LORRAINE CHOW OF ECOWATCH ON BUZZFLASH AT TRUTHOUT
That means the last time Earth was cooler than that average was December 1984—the same month Band Aid released "Do They Know It's Christmas."
This three-decade streak is not some fluke, NOAA scientists remarked.
The rising temps could be explained by natural causes such as an El Niño, but as Sanchez noted, "if you were to remove the human factor, you would still see a variability, but it would be up and down."
For instance, the cooling effects of a La Niña or a volcanic eruption would have brought temperatures down on some years. But it's clear that humans are influencing Earth's temperature and the climate by burning fossil fuels.
NOAA announced yesterday that April 2018 was the third warmest April in the agency's global temperature dataset record, which dates back to 1880. What's more, the period between January to April was the fifth warmest in the 139-year record.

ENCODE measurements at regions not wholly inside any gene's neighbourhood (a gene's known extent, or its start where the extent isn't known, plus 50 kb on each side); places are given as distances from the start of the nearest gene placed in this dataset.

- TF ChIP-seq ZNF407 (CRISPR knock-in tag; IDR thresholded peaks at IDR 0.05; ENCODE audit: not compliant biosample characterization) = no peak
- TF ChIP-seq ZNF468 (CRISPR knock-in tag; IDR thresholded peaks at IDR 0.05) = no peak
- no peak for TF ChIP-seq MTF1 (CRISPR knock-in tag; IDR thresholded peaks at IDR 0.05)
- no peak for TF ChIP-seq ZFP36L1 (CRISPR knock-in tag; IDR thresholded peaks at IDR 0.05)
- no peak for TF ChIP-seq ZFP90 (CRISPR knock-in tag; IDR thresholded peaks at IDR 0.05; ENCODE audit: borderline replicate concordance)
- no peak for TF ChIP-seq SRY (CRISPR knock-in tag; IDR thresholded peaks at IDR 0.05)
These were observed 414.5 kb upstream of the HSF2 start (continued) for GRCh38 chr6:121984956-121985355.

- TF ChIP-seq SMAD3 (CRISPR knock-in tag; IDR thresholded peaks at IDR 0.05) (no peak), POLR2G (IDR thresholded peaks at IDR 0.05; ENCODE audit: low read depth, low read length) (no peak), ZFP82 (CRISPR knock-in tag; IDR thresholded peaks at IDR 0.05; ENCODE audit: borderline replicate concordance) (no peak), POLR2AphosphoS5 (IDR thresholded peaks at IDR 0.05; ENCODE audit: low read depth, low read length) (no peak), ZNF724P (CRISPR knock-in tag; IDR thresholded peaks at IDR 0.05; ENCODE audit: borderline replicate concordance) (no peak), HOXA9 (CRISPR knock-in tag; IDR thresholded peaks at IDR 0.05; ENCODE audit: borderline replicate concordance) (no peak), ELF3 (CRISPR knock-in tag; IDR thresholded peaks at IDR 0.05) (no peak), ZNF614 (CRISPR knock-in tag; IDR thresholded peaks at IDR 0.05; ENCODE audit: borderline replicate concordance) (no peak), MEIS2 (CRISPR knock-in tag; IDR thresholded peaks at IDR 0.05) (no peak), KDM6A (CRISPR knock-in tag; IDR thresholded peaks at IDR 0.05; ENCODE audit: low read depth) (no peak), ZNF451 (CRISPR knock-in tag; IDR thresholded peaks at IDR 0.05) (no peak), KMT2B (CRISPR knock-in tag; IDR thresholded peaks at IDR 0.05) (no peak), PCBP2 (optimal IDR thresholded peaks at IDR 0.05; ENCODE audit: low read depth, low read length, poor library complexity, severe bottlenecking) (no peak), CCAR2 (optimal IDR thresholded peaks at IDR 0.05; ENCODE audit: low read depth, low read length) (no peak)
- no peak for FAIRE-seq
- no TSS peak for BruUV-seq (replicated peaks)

That's pretty remarkable, especially if you live in the U.S. If you recall, it was so unusually cold in the East Coast during winter that President Donald Trump, who often confuses the weather and climate, remarked, "perhaps we could use a little bit of that good old global warming."
While North America was cooler-than-average during this stretch, other countries and much of the Southern Hemisphere set heat records. Central Pakistan, for example, experienced a blistering 122.4 degrees Fahrenheit on April 30.
"We live in and share a world that is unequivocally, appreciably and consequentially warmer than just a few decades ago, and our world continues to warm," NOAA climate scientist Deke Arndt told USA TODAY. "Speeding by a '400' sign only underscores that, but it does not prove anything new."
"The thing that really matters is that, by whatever metric, we've spent every month for several decades on the warm side of any reasonable baseline," Arndt added.
As for Earth's vulnerable poles, the April average for Arctic sea ice extent was the second smallest in the 39-year record at 378,000 square miles (6.8 percent) below the 1981-2010 average, NOAA said.
On the other end, NOAA said that Antarctic sea ice extent during April was 320,000 square miles (12.3 percent) below the 1981-2010 average, the fifth smallest April extent on record. Antarctic sea ice rapidly expanded during the first half of April, but slowed later in the month.